All the Days of my Life
As World War II raged and Europe fell to Hitler’s regime, some stood up to the Nazis’ hatred. Marie-Rose Gineste did so…on her bicycle.
A Christian Letter Against the Nazis
In August of 1942, the Nazi deportation and murder of French Jews reached its worst. But as French authorities allowed it to happen, many spoke out against the ongoing Holocaust. One of these members of the resistance, the Bishop of Montauban, wrote a letter to distribute to French churches that included this:
I hereby give voice to the outraged protest of Christian conscience, and I proclaim that all men, Aryans or non-Aryans, are brothers, being created by the same God. [I further assert] that all men whatever their race or religion, have the right to be respected by individuals and by states. Hence, the recent anti-Semitic measures are an affront to human dignity and a violation of the most sacred rights of the individual and the family.
To be read from the pulpits of area churches that Sunday, delivering the letter threatened to be a dangerous duty. But one parishioner did not fear the risks posed by the letter. Marie-Rose Gineste carried copies of the Bishop’s letter from church to church on her trusty bicycle. Read that Sunday from every pulpit (save one, from which preached a Nazi sympathizer), to this day historians credit the letter for galvanizing the French people against the Nazis and with their Jewish neighbours.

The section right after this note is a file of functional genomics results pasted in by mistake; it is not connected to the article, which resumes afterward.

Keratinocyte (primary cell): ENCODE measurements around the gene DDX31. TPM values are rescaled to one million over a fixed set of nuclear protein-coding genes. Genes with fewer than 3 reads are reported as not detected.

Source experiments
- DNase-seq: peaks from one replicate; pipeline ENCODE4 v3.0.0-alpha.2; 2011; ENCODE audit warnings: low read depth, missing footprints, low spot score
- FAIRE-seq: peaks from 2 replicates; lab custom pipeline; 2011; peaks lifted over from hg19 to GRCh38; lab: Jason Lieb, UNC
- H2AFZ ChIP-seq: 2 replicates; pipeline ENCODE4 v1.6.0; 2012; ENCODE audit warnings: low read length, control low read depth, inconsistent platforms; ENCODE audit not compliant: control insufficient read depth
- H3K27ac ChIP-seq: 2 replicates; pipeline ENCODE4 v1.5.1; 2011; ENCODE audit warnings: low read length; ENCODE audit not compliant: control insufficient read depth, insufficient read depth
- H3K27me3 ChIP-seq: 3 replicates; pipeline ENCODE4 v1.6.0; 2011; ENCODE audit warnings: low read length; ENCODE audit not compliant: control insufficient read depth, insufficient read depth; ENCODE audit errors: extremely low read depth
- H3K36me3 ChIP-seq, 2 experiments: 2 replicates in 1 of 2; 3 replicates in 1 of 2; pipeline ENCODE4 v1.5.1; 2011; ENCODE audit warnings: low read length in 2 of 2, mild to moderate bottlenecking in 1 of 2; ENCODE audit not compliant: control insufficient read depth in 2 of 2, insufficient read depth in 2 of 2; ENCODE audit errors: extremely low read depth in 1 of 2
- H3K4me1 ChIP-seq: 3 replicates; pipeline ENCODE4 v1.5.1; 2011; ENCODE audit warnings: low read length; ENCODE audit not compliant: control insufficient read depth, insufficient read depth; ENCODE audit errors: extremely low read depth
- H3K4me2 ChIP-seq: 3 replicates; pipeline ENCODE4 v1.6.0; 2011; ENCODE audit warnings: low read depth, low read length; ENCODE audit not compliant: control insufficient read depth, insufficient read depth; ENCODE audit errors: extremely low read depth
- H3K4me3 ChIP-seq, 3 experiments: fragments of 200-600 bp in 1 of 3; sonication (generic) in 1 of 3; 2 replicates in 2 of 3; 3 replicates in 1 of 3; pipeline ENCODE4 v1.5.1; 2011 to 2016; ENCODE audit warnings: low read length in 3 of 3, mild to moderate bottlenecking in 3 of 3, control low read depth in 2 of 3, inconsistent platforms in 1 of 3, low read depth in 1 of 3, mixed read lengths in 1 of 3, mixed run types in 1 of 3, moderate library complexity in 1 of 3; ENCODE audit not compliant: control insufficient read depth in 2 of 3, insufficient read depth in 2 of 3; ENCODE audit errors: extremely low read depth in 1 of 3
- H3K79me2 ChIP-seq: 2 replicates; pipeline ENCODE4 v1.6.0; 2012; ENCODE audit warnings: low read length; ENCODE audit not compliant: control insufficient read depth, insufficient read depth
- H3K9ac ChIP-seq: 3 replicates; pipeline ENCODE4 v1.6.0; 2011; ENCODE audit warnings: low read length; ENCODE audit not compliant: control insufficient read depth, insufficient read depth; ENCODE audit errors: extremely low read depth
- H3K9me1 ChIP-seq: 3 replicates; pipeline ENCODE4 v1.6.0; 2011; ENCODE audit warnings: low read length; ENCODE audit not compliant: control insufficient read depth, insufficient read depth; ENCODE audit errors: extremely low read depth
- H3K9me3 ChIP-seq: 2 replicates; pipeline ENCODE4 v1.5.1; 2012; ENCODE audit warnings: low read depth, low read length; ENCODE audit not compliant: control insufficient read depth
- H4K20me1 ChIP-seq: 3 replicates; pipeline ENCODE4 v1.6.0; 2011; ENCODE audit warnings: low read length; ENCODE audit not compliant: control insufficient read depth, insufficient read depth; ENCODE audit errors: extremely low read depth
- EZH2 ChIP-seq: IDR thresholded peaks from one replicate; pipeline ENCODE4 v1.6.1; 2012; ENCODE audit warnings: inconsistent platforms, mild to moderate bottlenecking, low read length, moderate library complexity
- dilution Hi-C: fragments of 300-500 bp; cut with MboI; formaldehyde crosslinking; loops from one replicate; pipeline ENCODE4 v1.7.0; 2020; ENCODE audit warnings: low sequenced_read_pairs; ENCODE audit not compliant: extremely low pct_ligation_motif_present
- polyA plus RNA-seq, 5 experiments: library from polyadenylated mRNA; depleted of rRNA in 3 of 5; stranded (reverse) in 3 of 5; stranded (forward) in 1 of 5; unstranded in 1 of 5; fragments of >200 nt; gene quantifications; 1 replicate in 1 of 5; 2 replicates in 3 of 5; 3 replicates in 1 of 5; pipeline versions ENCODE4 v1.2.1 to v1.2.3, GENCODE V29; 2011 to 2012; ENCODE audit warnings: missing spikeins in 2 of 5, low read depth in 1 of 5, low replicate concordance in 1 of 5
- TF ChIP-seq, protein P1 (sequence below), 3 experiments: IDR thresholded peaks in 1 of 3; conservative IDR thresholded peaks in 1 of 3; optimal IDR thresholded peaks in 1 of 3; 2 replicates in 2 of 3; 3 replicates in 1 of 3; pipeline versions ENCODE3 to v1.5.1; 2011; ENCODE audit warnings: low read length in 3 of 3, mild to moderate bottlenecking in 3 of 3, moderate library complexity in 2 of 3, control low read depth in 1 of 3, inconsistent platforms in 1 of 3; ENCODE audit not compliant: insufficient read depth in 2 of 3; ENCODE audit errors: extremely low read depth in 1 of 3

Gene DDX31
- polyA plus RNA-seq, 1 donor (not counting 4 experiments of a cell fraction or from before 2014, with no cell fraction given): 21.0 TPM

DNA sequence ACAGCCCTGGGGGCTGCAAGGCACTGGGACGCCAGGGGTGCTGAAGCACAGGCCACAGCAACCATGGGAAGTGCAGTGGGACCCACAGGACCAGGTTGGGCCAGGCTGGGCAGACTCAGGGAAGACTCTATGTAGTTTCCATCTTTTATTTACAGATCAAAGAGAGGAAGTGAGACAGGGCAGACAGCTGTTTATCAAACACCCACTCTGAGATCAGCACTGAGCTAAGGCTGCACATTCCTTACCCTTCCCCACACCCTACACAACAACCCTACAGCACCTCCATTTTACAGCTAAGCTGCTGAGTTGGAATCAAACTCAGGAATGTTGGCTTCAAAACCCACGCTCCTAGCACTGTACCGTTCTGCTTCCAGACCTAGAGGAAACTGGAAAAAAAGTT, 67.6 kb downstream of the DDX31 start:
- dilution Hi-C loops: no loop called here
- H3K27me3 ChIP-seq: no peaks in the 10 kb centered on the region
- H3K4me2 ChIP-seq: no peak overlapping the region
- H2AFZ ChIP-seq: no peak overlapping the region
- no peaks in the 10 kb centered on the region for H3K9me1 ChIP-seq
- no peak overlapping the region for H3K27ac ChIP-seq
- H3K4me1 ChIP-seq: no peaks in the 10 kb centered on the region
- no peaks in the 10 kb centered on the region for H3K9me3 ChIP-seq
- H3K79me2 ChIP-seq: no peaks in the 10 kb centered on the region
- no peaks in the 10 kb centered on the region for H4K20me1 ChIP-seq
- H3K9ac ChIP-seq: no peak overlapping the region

Turning Words into Actions
Marie-Rose also did much to help those Jewish neighbours. Though she lived just a hundred meters from the Gestapo headquarters, the brave Frenchwoman did not let that stop her. Sick from watching the suffering of the local Jewish people and from watching Jewish children being ripped from their parents’ arms, she helped in any way she could.
Marie-Rose sheltered Jews in her home. She found them hiding places in local monasteries. She provided fake identity cards to Jewish refugees. Especially helpful with the latter activity, she found paper for the ID cards, printed the documents, forged signatures, and delivered the identification to those who needed it.
When ‘Wrong-Doing’ Is Right
The local authorities suspected Marie-Rose of helping the resistance, and arrested her. Questioned harshly, Marie-Rose kept her cool and the Gestapo released her when they could provide no evidence of her “wrong-doing.”
One local Jewish woman, Emilie Braun, about to lose her hiding place, received forged papers and directions on how to flee from Marie-Rose. Emilie found a new hiding place on a nearby farm, where she stayed until the end of the war. Forty years later, when named Righteous Among the Nations by Yad Vashem, Marie-Rose traveled to Israel for the ceremony and re-acquainted herself with Emilie, the woman she saved.
When asked why she did what she did, despite the dangers it posed, the bicycle-riding Righteous Gentile cited her Christian faith:
Since my childhood Christianity has dominated and oriented my entire life—before the war, during the war, during the occupation, and afterwards until this day…in my various and numerous deeds, and all the days of my life